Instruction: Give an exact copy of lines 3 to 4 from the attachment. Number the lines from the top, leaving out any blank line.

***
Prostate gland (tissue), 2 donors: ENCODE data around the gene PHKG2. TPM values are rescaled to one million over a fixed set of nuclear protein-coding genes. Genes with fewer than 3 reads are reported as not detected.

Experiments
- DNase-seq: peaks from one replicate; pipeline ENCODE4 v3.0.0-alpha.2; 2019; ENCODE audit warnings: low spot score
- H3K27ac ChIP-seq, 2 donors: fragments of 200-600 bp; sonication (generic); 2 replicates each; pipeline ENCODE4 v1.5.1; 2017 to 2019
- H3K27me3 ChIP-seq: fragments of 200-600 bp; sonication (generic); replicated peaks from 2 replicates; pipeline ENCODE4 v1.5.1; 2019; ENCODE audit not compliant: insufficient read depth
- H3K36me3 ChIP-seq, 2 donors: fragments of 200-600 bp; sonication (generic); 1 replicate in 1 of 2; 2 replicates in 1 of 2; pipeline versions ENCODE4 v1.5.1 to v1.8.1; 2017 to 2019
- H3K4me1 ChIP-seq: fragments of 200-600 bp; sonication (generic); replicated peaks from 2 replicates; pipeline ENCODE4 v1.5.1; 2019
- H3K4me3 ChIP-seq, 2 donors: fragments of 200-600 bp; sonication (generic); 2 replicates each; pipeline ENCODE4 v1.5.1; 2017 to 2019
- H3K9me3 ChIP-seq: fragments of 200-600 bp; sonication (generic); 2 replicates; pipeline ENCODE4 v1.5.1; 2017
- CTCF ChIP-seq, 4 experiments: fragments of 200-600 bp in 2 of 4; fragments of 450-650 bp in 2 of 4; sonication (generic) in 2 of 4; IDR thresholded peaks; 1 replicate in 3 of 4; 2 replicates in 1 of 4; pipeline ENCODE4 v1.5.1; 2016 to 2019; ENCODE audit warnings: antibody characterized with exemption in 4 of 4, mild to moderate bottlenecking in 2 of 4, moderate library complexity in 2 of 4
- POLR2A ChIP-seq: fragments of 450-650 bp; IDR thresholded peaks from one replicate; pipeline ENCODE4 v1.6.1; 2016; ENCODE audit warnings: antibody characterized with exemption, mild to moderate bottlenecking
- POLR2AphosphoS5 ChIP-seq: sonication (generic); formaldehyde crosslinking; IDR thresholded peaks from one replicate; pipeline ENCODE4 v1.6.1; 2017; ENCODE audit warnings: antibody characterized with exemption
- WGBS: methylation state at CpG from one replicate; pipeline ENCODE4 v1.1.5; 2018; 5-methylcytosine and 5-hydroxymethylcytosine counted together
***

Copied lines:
- DNase-seq: peaks from one replicate; pipeline ENCODE4 v3.0.0-alpha.2; 2019; ENCODE audit warnings: low spot score
- H3K27ac ChIP-seq, 2 donors: fragments of 200-600 bp; sonication (generic); 2 replicates each; pipeline ENCODE4 v1.5.1; 2017 to 2019